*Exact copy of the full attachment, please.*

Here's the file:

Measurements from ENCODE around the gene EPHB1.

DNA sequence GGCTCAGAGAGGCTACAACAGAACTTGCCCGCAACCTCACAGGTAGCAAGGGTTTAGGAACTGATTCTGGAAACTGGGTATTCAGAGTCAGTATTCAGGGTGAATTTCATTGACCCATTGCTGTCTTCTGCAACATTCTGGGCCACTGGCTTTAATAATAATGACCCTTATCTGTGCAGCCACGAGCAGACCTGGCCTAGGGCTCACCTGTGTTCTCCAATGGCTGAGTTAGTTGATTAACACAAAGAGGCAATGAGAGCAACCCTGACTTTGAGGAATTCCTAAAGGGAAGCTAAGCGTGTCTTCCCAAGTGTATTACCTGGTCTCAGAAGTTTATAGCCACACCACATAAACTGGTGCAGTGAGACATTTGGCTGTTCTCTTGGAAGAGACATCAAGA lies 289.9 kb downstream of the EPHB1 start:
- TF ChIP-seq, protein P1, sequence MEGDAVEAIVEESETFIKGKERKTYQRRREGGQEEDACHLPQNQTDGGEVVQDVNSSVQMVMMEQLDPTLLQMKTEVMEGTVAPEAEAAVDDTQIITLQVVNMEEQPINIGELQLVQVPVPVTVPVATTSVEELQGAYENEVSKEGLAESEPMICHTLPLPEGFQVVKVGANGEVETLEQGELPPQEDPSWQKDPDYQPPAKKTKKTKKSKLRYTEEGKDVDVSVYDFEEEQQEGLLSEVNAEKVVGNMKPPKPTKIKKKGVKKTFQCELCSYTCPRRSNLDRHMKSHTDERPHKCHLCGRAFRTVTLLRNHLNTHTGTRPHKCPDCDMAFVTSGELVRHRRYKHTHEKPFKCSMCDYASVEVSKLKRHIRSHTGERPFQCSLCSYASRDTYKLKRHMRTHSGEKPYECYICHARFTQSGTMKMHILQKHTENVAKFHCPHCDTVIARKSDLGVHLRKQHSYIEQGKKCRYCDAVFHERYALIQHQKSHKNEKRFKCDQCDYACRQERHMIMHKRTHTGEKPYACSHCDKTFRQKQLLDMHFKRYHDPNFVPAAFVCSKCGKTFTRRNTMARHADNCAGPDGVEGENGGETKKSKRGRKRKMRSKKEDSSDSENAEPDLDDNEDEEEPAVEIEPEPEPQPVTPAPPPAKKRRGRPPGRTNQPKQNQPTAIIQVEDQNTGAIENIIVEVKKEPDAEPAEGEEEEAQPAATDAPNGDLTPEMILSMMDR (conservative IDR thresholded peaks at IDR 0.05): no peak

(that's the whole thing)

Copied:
Measurements from ENCODE around the gene EPHB1.

DNA sequence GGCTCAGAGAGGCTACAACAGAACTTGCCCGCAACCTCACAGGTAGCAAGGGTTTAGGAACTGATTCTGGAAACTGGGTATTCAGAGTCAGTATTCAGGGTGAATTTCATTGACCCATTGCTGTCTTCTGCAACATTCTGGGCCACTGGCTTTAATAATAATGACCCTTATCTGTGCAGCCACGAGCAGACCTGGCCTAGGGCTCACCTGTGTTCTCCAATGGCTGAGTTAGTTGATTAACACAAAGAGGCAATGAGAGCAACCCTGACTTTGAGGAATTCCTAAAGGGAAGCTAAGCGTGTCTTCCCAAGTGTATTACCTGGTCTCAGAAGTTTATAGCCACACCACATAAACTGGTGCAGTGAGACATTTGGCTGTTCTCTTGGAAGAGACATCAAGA lies 289.9 kb downstream of the EPHB1 start:
- TF ChIP-seq, protein P1, sequence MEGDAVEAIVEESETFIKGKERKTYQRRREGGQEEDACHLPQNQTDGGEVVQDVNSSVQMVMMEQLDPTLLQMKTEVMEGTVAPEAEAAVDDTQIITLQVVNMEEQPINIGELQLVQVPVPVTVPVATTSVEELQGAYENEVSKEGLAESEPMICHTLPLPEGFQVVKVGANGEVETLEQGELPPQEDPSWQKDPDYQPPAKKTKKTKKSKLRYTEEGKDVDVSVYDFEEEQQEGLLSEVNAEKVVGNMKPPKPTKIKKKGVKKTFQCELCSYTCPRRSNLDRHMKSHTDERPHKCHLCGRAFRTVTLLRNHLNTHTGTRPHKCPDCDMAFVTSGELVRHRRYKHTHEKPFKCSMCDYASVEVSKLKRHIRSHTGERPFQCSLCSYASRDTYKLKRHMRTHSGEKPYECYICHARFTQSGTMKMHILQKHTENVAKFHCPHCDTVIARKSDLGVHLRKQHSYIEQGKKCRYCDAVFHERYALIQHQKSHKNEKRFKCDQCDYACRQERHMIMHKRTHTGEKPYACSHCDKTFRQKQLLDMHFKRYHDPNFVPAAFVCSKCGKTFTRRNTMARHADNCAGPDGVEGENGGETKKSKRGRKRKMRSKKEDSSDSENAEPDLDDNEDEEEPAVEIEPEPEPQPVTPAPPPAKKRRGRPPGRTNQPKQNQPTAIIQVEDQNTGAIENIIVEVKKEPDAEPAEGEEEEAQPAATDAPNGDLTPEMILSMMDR (conservative IDR thresholded peaks at IDR 0.05): no peak